The crowd was a sparse one at State Farm Arena but those in attendance got to see a much better game than many would’ve anticipated on a Wednesday night. It was an unexpected performance in the eyes of many, including Hawks head coach, Lloyd Pierce.
“I didn’t really see that one coming,” opened Pierce postgame. “I thought Memphis had been playing really good basketball the last week or two. Mike Conley, player of the week. New group, competitive tough group. I thought our guys just took the challenge and responded well...”
Pierce, as you could imagine, was delighted with the Hawks’ ball movement and lack of turnovers, expressing his delight in how the Hawks have taken care of the basketball recently.
“35 assists, 12 turnovers… we’ve been trying to preach that all year, turnovers have been a big issue all year for us,” continued Pierce. “The last two weeks have been great. We’ve been great at taking care of the basketball. The ball movement was special tonight. It’s a full 48 minutes of good performance from our guys tonight.”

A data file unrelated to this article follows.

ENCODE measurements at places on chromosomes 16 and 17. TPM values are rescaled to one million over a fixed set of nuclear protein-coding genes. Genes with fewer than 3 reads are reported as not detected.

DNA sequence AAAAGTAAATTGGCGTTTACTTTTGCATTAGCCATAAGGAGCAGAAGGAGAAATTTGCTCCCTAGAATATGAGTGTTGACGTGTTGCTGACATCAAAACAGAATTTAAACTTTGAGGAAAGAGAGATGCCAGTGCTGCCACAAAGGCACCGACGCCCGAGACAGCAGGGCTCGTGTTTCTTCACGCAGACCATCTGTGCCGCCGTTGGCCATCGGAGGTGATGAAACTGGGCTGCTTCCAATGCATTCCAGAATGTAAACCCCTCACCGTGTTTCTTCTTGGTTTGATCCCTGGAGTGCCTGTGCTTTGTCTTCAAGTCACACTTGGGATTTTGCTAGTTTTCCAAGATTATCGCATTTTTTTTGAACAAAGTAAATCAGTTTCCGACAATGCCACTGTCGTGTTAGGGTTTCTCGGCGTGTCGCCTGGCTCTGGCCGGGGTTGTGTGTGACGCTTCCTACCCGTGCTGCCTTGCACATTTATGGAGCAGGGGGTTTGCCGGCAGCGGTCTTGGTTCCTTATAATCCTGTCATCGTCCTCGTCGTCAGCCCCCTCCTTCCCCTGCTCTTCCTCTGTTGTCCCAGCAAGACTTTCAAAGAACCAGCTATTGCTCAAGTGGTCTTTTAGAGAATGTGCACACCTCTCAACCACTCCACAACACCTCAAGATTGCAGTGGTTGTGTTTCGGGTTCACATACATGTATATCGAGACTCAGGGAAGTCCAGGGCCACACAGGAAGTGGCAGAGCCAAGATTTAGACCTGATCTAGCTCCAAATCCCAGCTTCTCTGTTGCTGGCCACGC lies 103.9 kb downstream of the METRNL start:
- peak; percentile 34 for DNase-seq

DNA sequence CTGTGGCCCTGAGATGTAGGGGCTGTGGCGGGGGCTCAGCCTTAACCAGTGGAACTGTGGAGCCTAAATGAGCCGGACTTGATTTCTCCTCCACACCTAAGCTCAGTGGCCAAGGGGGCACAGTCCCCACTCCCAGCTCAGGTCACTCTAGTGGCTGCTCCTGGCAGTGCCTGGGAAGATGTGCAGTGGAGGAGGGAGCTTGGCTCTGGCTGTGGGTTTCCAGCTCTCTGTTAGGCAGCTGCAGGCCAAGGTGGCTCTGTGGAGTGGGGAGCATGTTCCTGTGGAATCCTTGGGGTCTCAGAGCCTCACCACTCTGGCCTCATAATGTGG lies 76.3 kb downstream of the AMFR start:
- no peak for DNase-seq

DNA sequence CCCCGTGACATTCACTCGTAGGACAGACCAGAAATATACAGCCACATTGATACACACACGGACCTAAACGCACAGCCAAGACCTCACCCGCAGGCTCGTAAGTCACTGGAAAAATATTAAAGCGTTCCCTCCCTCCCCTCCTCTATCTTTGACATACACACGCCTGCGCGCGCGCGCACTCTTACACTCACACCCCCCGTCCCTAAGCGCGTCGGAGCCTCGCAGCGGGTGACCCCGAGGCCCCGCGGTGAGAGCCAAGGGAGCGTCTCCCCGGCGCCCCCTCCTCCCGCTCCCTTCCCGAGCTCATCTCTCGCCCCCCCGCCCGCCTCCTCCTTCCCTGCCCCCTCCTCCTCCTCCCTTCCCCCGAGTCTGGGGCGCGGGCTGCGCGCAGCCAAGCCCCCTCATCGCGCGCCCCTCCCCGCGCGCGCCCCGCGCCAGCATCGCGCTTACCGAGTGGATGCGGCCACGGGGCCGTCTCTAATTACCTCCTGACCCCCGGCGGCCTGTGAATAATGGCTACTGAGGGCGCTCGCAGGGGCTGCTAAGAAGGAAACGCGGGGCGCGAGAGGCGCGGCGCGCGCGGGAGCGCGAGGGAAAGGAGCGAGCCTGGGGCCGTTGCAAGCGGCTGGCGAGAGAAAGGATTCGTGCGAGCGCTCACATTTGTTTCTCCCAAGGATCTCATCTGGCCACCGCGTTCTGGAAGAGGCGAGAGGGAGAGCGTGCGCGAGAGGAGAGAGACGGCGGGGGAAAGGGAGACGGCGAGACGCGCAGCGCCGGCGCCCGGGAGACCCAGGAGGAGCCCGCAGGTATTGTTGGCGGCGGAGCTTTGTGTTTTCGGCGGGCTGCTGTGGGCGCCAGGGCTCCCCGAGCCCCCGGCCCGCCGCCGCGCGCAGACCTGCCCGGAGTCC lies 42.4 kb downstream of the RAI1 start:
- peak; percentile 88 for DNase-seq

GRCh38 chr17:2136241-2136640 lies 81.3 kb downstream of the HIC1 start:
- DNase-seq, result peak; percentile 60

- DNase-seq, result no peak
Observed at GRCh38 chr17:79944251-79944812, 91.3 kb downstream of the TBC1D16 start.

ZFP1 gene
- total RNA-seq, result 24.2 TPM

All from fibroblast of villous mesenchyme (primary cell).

Pierce referenced a play in his postgame comments — and, were it not for Collins’ oop from Young, would’ve been the play of the night — and it was this play where Vince Carter gives up a corner three to find Len for a dunk at the rim:
“That’s what we want,” said Pierce when referencing the play. “We want our players to feel empowered by the ball movement and sharing the basketball. He (Carter) passed up a great shot and got a better one at the rim. Everyone feels good when you do that. 35 assists means there’s a lot of guys moving and sharing the basketball and a lot of guys are moving and benefitting from that, and it’s easy and fun to play that way.”
The Hawks’ 35 assists were impressive but their turnovers I thought were more impressive — just 12 turnovers on this game, one of those coming right at the end of the game in order to eat the shot clock violation.